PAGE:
Long story short: the decision does two things - (1) it re-affirms the judiciary's role in determining the constitutionality of laws restricting rights protected under the Constitution and (2) the law in question - Texas's H.B. 2 - was so facially unconstitutional that, although the law contained a "severability" provision, every part of the law was basically overturned in today's decision. In addition, the decision here likely also means that similar laws in Alabama and Mississippi - laws also in front of the Court at present - are likely to go out the window as well based on today's case.Putting the right to abortion back on the same constitutional footing the Supreme Court laid down nearly a quarter-century ago, a divided Supreme Court on Monday swept away new forms of state restrictions on the way clinics can function. Together with recent refusals by the Court to allow states to narrow the scope of the abortion right itself, the new ruling in Whole Woman’s Health Clinic v. Hellerstedt thwarted a wave of new laws against women’s choice to end pregnancy.The Court’s vote was five to three, indicating that the outcome was not affected by the vacancy left by the death in February of Justice Antonin Scalia. Justice Stephen G. Breyer, handed the assignment to write for the majority by the more senior Justice Anthony M. Kennedy, relied heavily upon the Court’s famous 1992 ruling in Planned Parenthood of Southeastern Pennsylvania v. Casey that Kennedy had helped to put together. (SCOTUSBlog)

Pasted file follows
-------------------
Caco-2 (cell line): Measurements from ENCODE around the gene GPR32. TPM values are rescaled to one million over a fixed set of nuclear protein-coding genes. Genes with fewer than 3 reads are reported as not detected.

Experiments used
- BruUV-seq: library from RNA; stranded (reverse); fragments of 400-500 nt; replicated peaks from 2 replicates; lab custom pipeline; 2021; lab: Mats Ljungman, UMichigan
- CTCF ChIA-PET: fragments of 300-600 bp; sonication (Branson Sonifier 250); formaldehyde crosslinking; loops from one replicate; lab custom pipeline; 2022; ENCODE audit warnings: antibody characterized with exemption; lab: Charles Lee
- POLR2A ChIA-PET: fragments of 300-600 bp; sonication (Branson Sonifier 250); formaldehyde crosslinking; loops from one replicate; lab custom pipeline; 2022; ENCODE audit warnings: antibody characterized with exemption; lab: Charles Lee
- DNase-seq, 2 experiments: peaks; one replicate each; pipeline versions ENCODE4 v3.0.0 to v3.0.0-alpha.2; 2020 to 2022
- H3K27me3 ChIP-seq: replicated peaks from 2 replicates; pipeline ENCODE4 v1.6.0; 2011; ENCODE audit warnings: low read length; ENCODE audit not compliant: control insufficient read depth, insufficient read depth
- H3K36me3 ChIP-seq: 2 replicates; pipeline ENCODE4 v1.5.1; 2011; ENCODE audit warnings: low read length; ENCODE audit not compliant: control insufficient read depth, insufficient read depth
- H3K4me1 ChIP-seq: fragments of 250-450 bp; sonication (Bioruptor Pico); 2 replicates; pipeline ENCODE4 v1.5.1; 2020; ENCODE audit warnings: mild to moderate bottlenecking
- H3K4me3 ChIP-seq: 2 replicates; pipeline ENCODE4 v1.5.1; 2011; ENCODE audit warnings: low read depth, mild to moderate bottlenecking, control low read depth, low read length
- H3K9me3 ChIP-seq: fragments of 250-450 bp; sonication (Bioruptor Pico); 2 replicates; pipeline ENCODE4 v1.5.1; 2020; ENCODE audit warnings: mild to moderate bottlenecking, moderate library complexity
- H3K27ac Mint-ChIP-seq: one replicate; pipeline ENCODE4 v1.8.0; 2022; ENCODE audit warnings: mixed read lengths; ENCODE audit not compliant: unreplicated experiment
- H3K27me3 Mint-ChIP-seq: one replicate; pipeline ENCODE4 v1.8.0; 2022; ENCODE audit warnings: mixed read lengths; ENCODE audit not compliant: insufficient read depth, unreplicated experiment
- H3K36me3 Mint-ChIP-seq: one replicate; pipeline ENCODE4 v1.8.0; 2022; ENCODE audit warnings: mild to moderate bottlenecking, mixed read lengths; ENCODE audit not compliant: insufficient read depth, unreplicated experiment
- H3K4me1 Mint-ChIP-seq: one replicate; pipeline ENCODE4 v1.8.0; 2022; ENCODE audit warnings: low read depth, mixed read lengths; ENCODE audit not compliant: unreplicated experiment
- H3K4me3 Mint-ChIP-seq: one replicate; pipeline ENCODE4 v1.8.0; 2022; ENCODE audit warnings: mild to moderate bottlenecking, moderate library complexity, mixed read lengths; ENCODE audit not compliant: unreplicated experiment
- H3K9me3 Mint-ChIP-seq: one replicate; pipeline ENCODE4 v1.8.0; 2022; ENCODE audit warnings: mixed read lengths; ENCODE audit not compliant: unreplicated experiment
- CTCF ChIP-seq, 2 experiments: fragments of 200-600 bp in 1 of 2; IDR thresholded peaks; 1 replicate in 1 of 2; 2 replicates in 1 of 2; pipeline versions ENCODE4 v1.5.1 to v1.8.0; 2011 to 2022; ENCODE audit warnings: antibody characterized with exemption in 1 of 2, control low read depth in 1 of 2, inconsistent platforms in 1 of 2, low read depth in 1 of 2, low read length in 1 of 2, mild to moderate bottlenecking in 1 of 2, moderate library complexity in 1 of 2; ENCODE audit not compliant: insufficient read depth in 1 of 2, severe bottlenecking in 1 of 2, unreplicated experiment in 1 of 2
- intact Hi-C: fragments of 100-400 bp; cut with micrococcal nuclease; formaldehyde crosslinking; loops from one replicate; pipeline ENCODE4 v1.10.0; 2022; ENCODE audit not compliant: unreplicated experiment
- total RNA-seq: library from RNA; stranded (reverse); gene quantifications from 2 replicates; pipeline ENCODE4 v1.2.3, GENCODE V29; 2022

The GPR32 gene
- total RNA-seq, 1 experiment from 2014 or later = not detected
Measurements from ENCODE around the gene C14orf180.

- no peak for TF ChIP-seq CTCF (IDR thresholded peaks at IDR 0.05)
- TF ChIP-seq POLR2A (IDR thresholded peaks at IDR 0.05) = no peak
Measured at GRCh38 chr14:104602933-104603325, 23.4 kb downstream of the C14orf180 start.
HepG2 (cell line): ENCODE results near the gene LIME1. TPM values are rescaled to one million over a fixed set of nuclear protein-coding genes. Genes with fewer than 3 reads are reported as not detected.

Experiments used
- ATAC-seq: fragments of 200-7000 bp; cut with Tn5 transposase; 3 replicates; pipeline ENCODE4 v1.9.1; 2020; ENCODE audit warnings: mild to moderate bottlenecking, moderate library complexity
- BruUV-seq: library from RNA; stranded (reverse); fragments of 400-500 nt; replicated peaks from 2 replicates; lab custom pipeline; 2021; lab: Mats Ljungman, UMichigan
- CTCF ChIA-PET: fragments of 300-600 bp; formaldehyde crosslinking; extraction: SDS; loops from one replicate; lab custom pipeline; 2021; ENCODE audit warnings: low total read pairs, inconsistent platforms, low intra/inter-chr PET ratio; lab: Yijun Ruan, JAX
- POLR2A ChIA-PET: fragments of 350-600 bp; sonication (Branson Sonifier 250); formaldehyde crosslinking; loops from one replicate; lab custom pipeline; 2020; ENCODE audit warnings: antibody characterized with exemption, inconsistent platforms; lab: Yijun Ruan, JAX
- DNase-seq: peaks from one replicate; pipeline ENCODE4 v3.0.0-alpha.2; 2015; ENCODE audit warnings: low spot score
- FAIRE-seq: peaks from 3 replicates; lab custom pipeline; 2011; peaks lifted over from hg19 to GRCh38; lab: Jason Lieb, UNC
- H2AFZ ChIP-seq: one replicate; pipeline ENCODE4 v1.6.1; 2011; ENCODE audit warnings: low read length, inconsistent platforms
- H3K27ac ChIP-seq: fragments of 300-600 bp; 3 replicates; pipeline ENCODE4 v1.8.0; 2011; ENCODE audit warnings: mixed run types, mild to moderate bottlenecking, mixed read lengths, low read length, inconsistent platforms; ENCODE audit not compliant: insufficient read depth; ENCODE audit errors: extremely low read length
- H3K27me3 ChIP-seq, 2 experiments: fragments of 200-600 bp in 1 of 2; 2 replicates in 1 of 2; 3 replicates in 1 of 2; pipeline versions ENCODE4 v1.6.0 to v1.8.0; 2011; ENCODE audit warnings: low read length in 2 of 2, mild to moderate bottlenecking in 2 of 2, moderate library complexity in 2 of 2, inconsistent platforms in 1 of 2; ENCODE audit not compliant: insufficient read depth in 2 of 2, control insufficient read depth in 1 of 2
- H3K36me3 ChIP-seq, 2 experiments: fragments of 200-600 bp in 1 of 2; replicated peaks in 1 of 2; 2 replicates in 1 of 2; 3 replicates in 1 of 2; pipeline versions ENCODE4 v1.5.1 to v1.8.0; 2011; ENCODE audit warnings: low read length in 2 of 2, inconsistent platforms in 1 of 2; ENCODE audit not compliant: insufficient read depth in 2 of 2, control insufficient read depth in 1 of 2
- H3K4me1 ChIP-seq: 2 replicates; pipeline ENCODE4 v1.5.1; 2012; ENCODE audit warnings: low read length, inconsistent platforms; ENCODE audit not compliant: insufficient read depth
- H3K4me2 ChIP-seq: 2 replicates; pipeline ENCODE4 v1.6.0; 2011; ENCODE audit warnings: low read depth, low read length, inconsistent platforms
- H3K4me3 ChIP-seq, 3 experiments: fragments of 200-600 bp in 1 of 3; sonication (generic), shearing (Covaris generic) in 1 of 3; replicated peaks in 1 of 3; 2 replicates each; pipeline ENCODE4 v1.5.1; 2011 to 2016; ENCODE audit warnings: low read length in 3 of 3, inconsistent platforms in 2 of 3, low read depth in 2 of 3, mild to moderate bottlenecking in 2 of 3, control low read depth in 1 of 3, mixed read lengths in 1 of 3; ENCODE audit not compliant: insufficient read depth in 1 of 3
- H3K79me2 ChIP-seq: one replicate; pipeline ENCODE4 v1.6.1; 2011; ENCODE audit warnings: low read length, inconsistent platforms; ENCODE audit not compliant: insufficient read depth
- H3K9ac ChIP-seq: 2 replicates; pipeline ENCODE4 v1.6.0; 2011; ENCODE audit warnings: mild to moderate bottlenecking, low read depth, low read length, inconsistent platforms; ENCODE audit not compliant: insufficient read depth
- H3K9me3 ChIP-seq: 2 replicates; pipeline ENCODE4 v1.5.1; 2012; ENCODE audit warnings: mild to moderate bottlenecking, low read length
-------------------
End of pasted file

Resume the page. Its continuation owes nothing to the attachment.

What's interesting about this case, from a political standpoint, is that the forced-birth crowd (for the record, I refuse to call them 'pro-life'; pro-life means, among other things, recognizing the right of a woman to carry a pregnancy to term irrespective of what you or I or anyone else may think or say) had tried over the past few years to whittle away at Roe v. Wade by adding restrictions which, on the surface, don't touch abortion per se' but effectively restrict the exercise of abortion as a protected right under the Constitution, hoping to get such a law before the High Court in the off-chance that the Court might overturn Roe...well, they got their opportunity here and lost, big-time.